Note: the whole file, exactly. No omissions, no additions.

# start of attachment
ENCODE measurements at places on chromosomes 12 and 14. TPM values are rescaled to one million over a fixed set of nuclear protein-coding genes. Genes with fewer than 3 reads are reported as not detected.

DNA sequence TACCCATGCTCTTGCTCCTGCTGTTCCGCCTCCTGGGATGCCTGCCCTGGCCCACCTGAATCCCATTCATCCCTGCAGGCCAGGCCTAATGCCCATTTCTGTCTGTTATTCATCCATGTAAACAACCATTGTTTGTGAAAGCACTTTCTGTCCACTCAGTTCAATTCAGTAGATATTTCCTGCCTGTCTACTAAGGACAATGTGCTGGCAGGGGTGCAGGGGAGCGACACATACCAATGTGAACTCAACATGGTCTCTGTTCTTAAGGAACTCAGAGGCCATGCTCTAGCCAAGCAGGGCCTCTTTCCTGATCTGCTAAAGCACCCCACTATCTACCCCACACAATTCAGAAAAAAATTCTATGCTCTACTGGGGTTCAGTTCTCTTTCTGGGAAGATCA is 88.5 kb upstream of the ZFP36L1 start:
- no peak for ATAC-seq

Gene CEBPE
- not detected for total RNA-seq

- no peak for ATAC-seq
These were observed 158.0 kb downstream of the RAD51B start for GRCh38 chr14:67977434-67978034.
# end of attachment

ENCODE measurements at places on chromosomes 12 and 14. TPM values are rescaled to one million over a fixed set of nuclear protein-coding genes. Genes with fewer than 3 reads are reported as not detected.

DNA sequence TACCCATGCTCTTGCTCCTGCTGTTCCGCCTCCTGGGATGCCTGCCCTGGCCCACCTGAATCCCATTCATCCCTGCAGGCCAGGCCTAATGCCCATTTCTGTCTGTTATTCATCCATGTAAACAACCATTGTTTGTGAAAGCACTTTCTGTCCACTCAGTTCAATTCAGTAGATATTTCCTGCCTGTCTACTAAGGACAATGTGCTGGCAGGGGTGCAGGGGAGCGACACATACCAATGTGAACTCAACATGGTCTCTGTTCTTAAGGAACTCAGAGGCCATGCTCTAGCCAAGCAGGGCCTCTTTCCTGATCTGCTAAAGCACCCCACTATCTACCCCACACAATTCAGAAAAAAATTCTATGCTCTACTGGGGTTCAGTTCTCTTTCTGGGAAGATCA is 88.5 kb upstream of the ZFP36L1 start:
- no peak for ATAC-seq

Gene CEBPE
- not detected for total RNA-seq

- no peak for ATAC-seq
These were observed 158.0 kb downstream of the RAD51B start for GRCh38 chr14:67977434-67978034.